Neural modulation and the control of skeletal health and brain/skeletal signaling after injury
Research in the Elefteriou laboratory indicates that sympathetic input to bone cells is critical for growth and maintenance. Further, there is an evolving understanding of a network of brain-stem neurokines that promote bone remodeling and a reciprocal network of bone-derived hormones that impact brain health. This project seeks to model how motor and/or autonomic neuromodulation effects bone remodeling in the brain and bone hormone network. The Horner and Elefteriou laboratories will collaborate to measure bone marrow activation, bone signaling, and central neural signals that change due to neuromodulation in a model of spinal cord injury.
Biomimetic nanoparticles to promote neural connectivity
Defining the functional consequence of astrocyte activity upon neural networks
In parallel, astrocyte states will be manipulated, using transgenic mouse models, and similar physiological measurements will be conducted (Deneen Laboratory). Astrocytes in both models will be profiled with RNA sequencing to uncover potential mechanisms underlying astrocyte activity-induced neuronal communication. It is expected that high priority intercellular signaling pathways will be identified to translate into preclinical testing regarding restoring normative function that is dysregulated in inflammatory environments post-injury and post-disease.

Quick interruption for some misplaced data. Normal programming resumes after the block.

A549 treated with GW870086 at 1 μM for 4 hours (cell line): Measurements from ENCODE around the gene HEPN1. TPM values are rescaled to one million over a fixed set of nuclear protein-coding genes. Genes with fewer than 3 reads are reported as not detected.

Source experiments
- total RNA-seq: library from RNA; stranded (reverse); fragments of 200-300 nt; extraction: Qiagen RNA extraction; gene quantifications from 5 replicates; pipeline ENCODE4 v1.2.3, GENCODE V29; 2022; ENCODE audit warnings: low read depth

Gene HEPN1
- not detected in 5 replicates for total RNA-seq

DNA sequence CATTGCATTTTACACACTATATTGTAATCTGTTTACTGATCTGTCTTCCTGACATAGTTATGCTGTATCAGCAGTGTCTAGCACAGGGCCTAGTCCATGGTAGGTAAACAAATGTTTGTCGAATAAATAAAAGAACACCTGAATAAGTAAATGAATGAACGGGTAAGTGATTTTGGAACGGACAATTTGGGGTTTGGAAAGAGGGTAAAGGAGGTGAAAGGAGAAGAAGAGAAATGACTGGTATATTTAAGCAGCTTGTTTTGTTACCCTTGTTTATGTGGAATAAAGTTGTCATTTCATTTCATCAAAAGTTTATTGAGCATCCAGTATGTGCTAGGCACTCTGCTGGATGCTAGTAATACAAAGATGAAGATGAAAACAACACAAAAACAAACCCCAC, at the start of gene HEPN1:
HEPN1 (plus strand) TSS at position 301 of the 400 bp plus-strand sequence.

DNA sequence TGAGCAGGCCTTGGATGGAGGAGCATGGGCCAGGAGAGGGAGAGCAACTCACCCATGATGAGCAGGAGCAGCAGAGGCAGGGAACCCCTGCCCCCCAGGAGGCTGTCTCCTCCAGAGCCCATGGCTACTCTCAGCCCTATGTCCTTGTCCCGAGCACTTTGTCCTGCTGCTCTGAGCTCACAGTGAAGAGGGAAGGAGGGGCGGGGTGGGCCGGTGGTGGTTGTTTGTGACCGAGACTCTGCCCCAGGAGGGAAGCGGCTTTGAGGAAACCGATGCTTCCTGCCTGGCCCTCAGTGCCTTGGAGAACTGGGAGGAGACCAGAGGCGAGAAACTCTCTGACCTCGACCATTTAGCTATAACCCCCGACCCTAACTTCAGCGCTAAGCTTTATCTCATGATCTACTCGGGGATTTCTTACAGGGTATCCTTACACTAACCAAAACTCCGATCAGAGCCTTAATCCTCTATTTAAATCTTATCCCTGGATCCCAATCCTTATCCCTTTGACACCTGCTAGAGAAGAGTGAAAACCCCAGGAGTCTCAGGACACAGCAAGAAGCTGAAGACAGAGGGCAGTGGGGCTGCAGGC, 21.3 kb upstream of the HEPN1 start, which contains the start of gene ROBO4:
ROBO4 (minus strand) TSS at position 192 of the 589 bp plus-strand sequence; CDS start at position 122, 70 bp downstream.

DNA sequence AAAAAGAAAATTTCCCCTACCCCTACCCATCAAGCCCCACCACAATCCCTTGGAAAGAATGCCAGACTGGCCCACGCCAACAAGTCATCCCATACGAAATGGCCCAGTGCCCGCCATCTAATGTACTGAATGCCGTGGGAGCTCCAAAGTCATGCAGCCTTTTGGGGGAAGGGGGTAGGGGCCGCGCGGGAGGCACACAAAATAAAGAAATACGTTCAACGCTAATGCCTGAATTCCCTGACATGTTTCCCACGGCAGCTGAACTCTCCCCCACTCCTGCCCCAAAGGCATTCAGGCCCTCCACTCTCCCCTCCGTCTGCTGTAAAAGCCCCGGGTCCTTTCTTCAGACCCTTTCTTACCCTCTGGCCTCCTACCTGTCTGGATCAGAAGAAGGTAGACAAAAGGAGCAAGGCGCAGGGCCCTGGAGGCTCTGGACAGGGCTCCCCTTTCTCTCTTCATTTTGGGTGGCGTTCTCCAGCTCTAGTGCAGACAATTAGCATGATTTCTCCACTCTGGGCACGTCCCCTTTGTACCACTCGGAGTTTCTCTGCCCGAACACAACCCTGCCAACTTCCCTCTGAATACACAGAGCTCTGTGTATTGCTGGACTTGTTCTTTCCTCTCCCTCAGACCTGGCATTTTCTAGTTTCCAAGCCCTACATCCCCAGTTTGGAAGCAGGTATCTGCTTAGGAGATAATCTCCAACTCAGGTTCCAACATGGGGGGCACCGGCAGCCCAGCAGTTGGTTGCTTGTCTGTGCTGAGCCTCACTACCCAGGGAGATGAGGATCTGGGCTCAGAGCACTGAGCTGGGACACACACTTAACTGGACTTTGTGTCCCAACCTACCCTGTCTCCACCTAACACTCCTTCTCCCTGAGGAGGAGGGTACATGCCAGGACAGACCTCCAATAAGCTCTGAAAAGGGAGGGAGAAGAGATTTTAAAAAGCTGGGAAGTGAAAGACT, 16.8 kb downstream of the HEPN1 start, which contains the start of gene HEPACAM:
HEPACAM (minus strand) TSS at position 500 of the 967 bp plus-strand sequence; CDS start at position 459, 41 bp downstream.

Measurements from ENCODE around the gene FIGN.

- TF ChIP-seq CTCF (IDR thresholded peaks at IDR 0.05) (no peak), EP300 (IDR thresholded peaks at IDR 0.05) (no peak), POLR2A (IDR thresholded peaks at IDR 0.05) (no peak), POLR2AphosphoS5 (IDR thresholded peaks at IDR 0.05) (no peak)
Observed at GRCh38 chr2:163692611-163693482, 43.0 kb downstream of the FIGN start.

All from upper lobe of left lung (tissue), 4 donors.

Manipulation of RNA compartmentalization to facilitate regenerative responses
Top candidates will be manipulated in mouse spinal cord injury models to assess their function in promoting axon regeneration (Horner Laboratory). Data gained from this systematic analysis and functional validation will offer new opportunities for the development of effective RNA therapy and treatment strategies for spinal cord and brain injury.
Spinal neuromodulation and recovery of bladder control after injury
This project will combine advanced neuroimaging approaches, urodynamics, and non-invasive spinal neuromodulation to identify the patterns of supraspinal-spinal activation and connectivity during the initiation, maintenance, and completion of voiding (or attempt of voiding) in intact, or paralyzed due to spinal cord injury and multiple sclerosis, subjects and to elucidate the neuromodulatory mechanisms of spinal stimulation on bladder control. The central hypothesis is that neural activation profiles can be used to selectively target specific regions within the central nervous system using spinal neuromodulation. Thus, the spinal and supraspinal effects of transcutaneous spinal stimulation on voiding will be examined.
Modulating the gut microbiome to reduce neurodegeneration